“The major problems in the world are the result of the difference between how nature works and the way people think”— Gregory Bateson
Population growth has been exponential, and our cities have no space to accommodate them. The responsibility of designers and planners comes into play here to understand the requirements to help design spaces accordingly. Biophilic design is one such approach that takes nature as part of the design. It is a sustainable approach that incorporates natural light, materials, nature views, vegetation, and other natural elements around the modern built environment. This concept emerged to reduce the gap between nature and man.
Many countries have started adopting the techniques and principles of biophilic design, bringing good results in the long run. Though the concept may be new in terms of its name, it has existed since ancient times. By adopting a biophilic design, we can reduce the carbon footprint produced by man drastically.
Bringing in sustainability and resilience
Stephen R.Kellert, Professor Emeritus of Yale University, sees a disconnect between nature and the current designs. We have started to live in boxes made of artificial materials with minimal contact with nature. The founding chairman of the U.S. Green Building Council proposed that the future of great design is biophilic. He further writes, “when nature inspires our architecture – not just how it looks but how buildings and communities function, we will have made great strides as a society.”
Kellert also emphasizes that the amalgamation of low-impact design, with biophilic design principles, imitates nature and will become the design standard for our present and the future.
“Biophilic design recognizes that nature contributes to our well-being, helping our productivity and creativity.”— Janine Benyus
Every design project varies in its requirements and seeks special attention to detail. Designers have started to apply the principles and patterns of biophilic design into their practice, resulting in a sustainable and very nature-friendly approach. This approach seeks to repair the relationship between nature and humanity.
Reducing human carbon footprint
With the population rise, there is a high demand for housing. Biophilic design is attached with various components when it comes to building designs. Building materials factor into this section which determines the amount of energy used in the construction industry.
For instance, the VOC content of a fabric carpet versus a laminated wooden flooring varies, and the rating that a building avails depends on them. With the help of using natural materials like stone flooring, exposed bricks, and other materials that only involve minimal processing, we can lower the carbon footprint on this earth.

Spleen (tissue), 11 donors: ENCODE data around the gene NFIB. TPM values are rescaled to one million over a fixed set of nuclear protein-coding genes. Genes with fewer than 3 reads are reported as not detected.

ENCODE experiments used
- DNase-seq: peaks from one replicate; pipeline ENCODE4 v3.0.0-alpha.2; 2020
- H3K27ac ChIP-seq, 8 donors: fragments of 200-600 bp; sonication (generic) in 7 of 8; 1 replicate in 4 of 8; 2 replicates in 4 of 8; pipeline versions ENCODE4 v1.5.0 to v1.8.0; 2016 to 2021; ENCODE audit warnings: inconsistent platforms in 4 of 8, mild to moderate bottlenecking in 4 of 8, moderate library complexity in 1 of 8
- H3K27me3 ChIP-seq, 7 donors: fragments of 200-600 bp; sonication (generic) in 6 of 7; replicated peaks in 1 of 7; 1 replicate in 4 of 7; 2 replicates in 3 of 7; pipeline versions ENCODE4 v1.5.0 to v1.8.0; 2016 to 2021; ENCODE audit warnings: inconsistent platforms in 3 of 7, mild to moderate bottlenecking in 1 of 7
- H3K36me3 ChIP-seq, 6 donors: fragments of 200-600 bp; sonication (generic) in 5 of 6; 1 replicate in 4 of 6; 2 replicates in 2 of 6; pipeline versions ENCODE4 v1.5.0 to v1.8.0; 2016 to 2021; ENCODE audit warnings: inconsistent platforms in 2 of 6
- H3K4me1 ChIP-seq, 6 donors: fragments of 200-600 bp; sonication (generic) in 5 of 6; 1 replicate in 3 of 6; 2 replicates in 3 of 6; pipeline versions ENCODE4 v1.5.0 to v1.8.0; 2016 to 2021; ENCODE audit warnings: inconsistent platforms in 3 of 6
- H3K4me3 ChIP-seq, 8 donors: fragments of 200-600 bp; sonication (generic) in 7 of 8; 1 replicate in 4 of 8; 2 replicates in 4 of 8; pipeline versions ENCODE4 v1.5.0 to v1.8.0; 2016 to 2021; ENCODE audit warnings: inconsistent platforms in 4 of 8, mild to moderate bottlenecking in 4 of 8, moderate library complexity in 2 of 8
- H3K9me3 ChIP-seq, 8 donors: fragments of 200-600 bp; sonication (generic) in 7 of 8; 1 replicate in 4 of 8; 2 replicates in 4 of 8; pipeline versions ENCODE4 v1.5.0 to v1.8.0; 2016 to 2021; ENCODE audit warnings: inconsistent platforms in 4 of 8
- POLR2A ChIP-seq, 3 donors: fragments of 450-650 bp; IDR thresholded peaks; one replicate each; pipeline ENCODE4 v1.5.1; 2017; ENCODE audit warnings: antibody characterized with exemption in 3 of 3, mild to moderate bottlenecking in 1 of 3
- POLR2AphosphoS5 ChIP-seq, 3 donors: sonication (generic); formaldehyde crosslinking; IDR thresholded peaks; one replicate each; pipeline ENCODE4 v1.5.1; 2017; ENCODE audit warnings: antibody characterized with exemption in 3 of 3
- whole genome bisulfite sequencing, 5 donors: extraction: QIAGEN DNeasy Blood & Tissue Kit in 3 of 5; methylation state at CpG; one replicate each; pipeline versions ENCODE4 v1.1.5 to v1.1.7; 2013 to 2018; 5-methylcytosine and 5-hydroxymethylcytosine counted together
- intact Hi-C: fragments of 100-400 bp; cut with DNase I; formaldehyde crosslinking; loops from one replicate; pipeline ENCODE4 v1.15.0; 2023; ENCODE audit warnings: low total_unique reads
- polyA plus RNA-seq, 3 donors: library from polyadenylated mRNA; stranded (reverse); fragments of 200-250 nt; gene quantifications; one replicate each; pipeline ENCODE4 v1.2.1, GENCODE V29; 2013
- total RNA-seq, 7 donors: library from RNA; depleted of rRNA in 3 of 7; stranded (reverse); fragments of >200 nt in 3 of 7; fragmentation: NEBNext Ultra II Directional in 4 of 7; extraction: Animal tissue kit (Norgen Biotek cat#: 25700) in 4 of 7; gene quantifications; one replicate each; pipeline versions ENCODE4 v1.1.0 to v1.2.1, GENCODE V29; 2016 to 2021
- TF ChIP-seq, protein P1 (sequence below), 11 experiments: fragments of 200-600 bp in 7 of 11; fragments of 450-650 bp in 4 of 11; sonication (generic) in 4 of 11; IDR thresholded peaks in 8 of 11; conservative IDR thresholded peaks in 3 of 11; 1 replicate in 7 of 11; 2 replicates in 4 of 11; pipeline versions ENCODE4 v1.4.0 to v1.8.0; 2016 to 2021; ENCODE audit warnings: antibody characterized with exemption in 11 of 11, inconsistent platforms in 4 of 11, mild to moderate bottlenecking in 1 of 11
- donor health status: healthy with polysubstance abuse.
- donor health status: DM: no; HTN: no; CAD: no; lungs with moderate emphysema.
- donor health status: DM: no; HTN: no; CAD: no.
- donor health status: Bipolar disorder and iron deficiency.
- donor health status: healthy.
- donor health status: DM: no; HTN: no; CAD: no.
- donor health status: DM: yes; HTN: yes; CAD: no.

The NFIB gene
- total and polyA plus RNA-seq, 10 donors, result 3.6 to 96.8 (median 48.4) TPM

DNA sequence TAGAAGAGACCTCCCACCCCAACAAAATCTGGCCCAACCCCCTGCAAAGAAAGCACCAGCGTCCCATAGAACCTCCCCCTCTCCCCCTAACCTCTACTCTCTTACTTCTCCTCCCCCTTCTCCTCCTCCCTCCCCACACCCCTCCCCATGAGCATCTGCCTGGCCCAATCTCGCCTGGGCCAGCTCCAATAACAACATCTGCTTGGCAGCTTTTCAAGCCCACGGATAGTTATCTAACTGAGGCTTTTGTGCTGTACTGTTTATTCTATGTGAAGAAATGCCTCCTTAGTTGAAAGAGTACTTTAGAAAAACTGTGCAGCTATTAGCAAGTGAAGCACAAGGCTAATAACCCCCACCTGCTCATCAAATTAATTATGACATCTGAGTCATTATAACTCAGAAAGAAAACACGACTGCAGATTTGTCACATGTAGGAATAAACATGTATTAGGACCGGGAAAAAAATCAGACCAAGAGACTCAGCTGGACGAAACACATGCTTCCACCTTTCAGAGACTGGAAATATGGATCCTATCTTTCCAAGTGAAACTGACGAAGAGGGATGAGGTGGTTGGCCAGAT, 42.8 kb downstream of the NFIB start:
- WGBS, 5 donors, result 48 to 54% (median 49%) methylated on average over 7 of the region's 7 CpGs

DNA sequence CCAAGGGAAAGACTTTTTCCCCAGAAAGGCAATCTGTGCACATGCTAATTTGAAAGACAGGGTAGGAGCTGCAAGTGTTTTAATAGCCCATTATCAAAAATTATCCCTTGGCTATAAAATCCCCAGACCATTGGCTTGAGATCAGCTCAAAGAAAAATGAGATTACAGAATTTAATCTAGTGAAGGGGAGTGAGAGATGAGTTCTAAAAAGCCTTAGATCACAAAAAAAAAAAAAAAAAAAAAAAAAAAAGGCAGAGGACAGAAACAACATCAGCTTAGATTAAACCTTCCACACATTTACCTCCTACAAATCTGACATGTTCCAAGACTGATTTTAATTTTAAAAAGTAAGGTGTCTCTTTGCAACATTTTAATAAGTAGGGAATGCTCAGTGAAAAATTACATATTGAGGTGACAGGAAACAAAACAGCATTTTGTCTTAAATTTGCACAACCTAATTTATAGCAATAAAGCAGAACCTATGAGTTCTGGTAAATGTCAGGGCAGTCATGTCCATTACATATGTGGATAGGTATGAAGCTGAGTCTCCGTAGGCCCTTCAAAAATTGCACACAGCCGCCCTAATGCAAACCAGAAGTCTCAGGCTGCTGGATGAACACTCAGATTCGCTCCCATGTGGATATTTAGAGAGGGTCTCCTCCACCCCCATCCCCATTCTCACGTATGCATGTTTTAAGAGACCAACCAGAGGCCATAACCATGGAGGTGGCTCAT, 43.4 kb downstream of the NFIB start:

Biophilic Cities: Build Social Capital and Trust
Biophilic cities provide close and daily contact with nature and nearby nature, fostering awareness and care for this nature. People who live in green spaces experience better lifestyles and have a lower mortality rate. Cities and urban environments that contain green assets from parks to trees to rivers and other green elements bring closeness in people and allow them to experience life better.
Furthermore, green features, such as green rooftops, balcony gardens, flower beds, planters along the building edges, give way to better oxygen levels, improve lifestyle, and ultimately help people live longer. Humans are rooted in nature irrespective of the city they are dwelling in. The craving for having greenery around them starts from childhood while we all play outdoors, and the bond becomes more robust over time. The physical connection with nature helps strengthen the commitment to a place. It also holds some sentimental value for a person.
Urbanism is essential, and it must happen at different scales for us to experience spaces. Homes, streets, neighborhoods, and cities are various scales at which one can engage with the biophilic design, which is termed biophilic urbanism. It is slowly gaining popularity amongst the design fraternity and has started implementing programs, bringing policy changes, and enabling the betterment of cities.
Light, air, water, fire, plants, use of various materials, and space is the elements of nature; each has their benefits when incorporated into the design of a place. Forests, gardens, balconies with plants, courtyards inside the house help bring greenery in and around us. The lung spaces of our cities contribute to a large amount of oxygen generation and help create a micro-climate within the space. On a larger scale, it also helps preserve forest covers and other lung spaces of a city.
The greener future
Due to global warming and the water crisis, the Earth has lost many species. It continues to fail them even today, and we are unaware of the extinction rate. With the help of biophilic design, we can undoubtedly provide a natural environment for birds, animals, and other underwater creatures. This has excellent ecological benefits.
The year of the pandemic has given us a chance to witness that effect. We all observed clear skies and stars; noise reduction made it possible for us to hear birds chirping. Humans need to keep in mind the impact and follow the principles of biophilia to help benefit our lives — not only for now but for future generations to come.
“Low environmental impact and biophilic design are the complementary components of restorative environmental design. Combined, they represent the promise of development that can help heal the prevailing malaise of modern society in adversarial relation to the natural world.”— Stephen R.Kellert